22. Mexico News Daily. (2018). Nearly 500 displaced indigenous people on the march in Chiapas. Retrieved from
  23. James,B. and Jake,K. (2012). "Community forestry, common property, and deforestation in eight Mexican states". Journal of Environment & Development. 21(4): 414–437.CS1 maint: multiple names: authors list (link)
  24. 24.0 24.1 24.2 Klooster, D., & Masera, O. (2000). "Community forest management in mexico: Carbon mitigation and biodiversity conservation through rural development". Global Environmental Change. 10: P259-272.CS1 maint: multiple names: authors list (link)
  25. Masera, O. R., ORDÓÑEZ, M. J., & Dirzo, R. (1997). "carbon emissions from mexican forests: Current situation and long-term scenarios". Climatic Change. 35(3): 265-295.CS1 maint: multiple names: authors list (link)
  26. 26.0 26.1 Nunez, X. C., Ruiz, L. V., & Garcia, C. G. (2014). "Black carbon and organic carbon emissions from wildfires in mexico". Atmosfera. 27(2): 165.CS1 maint: multiple names: authors list (link)
  27. Rodríguez-Trejo, D. A., Martínez-Hernández, P. A., Ortiz-Contla, H., Chavarría-Sánchez, M. R., & Hernández-Santiago, F (2011). "The present status of fire ecology, traditional use of fire, and fire management in mexico and central america" (PDF). Fire Ecology. 7(1): 40–56.CS1 maint: multiple names: authors list (link)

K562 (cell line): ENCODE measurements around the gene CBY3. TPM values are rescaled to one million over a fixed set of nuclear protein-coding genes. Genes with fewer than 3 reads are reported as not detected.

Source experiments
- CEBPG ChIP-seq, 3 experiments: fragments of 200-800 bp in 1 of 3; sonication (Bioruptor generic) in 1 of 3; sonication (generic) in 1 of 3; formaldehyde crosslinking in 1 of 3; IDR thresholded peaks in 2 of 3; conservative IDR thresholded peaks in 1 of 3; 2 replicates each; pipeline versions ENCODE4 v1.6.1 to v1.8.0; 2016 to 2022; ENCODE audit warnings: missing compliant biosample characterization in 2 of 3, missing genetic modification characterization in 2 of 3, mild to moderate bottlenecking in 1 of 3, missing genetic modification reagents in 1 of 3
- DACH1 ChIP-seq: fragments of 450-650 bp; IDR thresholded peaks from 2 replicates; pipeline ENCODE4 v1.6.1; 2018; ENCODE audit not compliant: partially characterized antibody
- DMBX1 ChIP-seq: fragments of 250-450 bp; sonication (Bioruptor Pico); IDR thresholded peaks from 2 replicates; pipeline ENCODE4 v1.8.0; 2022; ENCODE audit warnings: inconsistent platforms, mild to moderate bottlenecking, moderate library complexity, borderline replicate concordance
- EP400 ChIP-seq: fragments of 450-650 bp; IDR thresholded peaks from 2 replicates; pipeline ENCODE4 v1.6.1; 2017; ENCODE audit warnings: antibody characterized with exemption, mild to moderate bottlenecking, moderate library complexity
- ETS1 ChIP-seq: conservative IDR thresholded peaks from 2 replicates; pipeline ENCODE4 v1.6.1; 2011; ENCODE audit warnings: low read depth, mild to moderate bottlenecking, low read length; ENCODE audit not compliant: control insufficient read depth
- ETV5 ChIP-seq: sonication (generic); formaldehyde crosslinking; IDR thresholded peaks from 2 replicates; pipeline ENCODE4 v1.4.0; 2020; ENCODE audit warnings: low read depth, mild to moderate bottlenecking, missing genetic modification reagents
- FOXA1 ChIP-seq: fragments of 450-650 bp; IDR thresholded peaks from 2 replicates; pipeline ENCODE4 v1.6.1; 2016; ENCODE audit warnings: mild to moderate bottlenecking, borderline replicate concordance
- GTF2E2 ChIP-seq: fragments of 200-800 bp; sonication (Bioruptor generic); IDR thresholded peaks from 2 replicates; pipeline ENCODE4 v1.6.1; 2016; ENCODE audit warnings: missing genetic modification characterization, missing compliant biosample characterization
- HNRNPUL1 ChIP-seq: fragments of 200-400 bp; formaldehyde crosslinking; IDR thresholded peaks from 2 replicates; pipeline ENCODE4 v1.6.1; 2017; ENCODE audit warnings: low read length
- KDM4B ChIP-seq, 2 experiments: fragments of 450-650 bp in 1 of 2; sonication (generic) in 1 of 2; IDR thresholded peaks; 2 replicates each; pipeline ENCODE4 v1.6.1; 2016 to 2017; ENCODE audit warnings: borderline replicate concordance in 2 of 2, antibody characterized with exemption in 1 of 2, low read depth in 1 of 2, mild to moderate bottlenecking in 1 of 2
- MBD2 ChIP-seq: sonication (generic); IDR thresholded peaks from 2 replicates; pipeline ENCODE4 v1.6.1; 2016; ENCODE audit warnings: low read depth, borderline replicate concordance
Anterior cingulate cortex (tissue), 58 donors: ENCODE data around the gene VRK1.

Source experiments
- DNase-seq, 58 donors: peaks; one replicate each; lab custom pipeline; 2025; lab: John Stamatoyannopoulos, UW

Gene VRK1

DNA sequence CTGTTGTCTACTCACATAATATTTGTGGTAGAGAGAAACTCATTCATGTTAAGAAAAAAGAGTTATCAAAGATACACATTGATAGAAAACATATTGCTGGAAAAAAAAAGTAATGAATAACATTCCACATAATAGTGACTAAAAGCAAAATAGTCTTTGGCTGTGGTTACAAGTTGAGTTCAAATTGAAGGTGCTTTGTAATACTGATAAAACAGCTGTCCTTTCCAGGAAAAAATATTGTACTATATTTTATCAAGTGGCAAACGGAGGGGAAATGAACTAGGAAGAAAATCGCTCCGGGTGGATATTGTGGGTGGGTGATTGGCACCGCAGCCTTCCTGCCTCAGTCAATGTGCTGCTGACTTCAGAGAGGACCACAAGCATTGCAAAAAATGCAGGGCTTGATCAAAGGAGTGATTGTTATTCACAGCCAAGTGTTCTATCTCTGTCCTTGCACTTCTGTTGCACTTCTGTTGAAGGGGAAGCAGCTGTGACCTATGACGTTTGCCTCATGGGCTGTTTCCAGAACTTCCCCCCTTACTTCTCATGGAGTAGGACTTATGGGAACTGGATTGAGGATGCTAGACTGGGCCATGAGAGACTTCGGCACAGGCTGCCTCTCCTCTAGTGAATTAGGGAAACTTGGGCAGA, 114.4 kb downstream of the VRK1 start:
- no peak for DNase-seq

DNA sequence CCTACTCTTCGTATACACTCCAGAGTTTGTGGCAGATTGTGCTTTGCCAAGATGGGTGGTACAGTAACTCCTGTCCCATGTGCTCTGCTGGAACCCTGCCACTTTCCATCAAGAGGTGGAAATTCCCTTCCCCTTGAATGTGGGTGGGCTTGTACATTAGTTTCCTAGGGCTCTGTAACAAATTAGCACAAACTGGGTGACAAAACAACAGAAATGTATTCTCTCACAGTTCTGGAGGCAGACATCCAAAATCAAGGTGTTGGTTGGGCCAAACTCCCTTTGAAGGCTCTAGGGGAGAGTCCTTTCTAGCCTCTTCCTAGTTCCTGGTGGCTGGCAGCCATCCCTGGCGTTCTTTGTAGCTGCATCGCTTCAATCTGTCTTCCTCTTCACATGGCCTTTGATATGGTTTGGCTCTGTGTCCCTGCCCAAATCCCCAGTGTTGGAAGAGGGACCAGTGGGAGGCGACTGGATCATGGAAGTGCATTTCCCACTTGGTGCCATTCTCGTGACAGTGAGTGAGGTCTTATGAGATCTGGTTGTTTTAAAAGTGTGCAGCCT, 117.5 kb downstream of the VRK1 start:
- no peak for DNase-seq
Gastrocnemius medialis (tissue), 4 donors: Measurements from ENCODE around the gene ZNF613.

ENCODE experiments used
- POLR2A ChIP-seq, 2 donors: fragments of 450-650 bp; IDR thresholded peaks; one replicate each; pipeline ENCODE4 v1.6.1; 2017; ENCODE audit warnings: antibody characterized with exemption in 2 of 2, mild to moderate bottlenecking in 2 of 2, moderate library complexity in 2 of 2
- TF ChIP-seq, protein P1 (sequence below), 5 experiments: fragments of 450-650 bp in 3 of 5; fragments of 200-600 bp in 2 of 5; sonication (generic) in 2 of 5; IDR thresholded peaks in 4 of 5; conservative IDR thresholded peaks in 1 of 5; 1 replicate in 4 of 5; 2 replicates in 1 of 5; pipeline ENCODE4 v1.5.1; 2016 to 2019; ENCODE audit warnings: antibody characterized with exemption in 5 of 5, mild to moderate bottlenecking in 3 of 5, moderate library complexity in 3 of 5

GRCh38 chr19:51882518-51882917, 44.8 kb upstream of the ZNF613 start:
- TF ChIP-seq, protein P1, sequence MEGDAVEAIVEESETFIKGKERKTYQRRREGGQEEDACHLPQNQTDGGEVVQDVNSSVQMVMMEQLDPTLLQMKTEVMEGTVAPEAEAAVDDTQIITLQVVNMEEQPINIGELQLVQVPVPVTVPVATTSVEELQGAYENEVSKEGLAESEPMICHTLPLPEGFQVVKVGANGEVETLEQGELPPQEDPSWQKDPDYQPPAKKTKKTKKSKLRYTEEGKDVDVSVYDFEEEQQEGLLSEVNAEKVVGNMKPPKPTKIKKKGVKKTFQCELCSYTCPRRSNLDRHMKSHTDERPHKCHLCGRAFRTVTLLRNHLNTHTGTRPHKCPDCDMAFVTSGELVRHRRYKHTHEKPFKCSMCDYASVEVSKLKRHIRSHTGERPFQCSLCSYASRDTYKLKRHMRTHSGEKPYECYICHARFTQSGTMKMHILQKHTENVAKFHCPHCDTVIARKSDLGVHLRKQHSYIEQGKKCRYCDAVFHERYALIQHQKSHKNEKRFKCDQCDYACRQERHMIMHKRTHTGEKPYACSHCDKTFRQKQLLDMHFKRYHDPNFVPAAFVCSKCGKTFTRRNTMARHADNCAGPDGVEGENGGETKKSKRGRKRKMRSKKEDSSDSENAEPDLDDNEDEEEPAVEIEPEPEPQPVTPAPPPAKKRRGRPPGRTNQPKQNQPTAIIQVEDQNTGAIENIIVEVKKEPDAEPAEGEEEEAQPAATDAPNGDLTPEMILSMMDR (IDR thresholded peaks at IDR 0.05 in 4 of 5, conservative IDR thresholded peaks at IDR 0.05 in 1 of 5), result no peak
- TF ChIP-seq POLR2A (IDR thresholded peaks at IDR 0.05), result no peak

28. Navarro Cerrillo, R. M., Esteves Vieira, D. J., Ochoa-Gaona, S., de Jong, Bernardus H. J, & del Mar Delgado Serrano, Mª. (2019). "Land cover changes and fragmentation in mountain neotropical ecosystems of oaxaca, mexico under community forest management". Journal of Forestry Research. 30: P143-155.CS1 maint: multiple names: authors list (link)
  29. Garnica, I, Flores Martinez, J (1998). "Analisis del presupuesto 1998 y 1999 Comision de Bosques y Selvas, and Comision de Ecologia y Medio Ambiente, Memoria: Foro nacional sobre politicas publicas, programas y presupuesto para el sector forestal en Mexico, Palacio Legislativo". Camara de Diputados, XVII Legislatura: 123–126.CS1 maint: multiple names: authors list (link)
  30. (2018). Writing better articles. [online] Available at: [Accessed 18 Jan. 2018].

Seekiefer (Pinus halepensis) 9months-fromtop.jpg
This conservation resource was created by Will. It is shared under a CC-BY 4.0 International License.